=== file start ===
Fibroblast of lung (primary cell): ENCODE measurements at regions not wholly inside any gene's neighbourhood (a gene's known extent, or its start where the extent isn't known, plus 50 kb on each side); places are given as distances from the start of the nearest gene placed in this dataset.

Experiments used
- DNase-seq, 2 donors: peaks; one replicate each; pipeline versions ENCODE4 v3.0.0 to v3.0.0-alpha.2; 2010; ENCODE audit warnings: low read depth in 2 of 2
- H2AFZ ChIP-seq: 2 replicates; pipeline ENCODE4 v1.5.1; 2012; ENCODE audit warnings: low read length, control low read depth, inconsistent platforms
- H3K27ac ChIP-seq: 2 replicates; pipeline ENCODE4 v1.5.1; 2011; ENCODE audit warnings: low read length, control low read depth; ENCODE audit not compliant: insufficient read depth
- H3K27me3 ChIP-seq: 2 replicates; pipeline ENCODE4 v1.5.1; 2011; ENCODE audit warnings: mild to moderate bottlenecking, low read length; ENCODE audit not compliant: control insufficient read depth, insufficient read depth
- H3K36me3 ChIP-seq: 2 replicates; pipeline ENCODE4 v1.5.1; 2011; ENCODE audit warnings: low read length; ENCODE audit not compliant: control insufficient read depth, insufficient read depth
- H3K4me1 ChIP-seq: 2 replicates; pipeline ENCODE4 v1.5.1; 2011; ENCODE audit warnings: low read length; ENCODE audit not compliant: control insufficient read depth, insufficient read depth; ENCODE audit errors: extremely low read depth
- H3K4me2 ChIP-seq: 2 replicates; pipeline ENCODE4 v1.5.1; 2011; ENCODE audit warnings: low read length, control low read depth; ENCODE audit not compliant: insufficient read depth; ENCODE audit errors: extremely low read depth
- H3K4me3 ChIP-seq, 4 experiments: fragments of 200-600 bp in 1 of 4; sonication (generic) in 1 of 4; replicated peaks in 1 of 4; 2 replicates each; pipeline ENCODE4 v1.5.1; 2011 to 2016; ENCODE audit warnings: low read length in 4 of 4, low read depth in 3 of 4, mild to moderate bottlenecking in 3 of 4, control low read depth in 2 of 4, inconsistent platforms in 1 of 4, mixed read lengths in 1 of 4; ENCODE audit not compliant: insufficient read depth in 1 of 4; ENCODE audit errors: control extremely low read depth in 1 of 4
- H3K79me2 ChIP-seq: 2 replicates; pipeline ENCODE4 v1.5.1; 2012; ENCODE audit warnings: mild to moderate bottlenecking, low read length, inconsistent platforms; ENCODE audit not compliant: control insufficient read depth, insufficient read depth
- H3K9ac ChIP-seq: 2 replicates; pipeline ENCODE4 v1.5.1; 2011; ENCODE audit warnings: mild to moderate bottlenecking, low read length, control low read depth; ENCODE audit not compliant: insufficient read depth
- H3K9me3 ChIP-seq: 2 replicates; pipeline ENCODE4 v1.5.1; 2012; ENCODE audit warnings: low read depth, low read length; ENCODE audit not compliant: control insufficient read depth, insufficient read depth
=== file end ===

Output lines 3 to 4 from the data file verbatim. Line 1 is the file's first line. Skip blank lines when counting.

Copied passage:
- DNase-seq, 2 donors: peaks; one replicate each; pipeline versions ENCODE4 v3.0.0 to v3.0.0-alpha.2; 2010; ENCODE audit warnings: low read depth in 2 of 2
- H2AFZ ChIP-seq: 2 replicates; pipeline ENCODE4 v1.5.1; 2012; ENCODE audit warnings: low read length, control low read depth, inconsistent platforms